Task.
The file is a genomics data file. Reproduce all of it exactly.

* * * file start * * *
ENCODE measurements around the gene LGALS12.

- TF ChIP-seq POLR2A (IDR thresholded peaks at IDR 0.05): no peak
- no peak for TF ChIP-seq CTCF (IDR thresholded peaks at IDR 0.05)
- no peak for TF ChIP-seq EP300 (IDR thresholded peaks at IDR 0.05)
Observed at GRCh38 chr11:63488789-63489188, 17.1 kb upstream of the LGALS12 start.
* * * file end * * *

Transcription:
ENCODE measurements around the gene LGALS12.

- TF ChIP-seq POLR2A (IDR thresholded peaks at IDR 0.05): no peak
- no peak for TF ChIP-seq CTCF (IDR thresholded peaks at IDR 0.05)
- no peak for TF ChIP-seq EP300 (IDR thresholded peaks at IDR 0.05)
Observed at GRCh38 chr11:63488789-63489188, 17.1 kb upstream of the LGALS12 start.